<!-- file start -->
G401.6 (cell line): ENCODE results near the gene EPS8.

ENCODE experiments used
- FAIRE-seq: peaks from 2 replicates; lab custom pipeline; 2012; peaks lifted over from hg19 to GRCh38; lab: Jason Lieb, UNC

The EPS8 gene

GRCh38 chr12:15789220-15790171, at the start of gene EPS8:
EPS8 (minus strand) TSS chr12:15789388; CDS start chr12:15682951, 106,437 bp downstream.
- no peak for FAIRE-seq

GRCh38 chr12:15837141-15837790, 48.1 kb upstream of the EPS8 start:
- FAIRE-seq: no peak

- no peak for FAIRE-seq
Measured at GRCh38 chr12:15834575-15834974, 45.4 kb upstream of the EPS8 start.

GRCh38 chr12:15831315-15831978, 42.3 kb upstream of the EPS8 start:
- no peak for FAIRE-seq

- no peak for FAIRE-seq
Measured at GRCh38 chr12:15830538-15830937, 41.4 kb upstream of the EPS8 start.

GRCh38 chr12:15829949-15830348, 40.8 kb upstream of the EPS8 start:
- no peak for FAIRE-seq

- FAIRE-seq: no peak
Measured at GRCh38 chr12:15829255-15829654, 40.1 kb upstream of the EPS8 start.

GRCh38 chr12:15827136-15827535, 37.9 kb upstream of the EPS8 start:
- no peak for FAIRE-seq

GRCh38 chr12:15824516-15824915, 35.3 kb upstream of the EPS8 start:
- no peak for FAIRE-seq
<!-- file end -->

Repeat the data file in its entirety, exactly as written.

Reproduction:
G401.6 (cell line): ENCODE results near the gene EPS8.

ENCODE experiments used
- FAIRE-seq: peaks from 2 replicates; lab custom pipeline; 2012; peaks lifted over from hg19 to GRCh38; lab: Jason Lieb, UNC

The EPS8 gene

GRCh38 chr12:15789220-15790171, at the start of gene EPS8:
EPS8 (minus strand) TSS chr12:15789388; CDS start chr12:15682951, 106,437 bp downstream.
- no peak for FAIRE-seq

GRCh38 chr12:15837141-15837790, 48.1 kb upstream of the EPS8 start:
- FAIRE-seq: no peak

- no peak for FAIRE-seq
Measured at GRCh38 chr12:15834575-15834974, 45.4 kb upstream of the EPS8 start.

GRCh38 chr12:15831315-15831978, 42.3 kb upstream of the EPS8 start:
- no peak for FAIRE-seq

- no peak for FAIRE-seq
Measured at GRCh38 chr12:15830538-15830937, 41.4 kb upstream of the EPS8 start.

GRCh38 chr12:15829949-15830348, 40.8 kb upstream of the EPS8 start:
- no peak for FAIRE-seq

- FAIRE-seq: no peak
Measured at GRCh38 chr12:15829255-15829654, 40.1 kb upstream of the EPS8 start.

GRCh38 chr12:15827136-15827535, 37.9 kb upstream of the EPS8 start:
- no peak for FAIRE-seq

GRCh38 chr12:15824516-15824915, 35.3 kb upstream of the EPS8 start:
- no peak for FAIRE-seq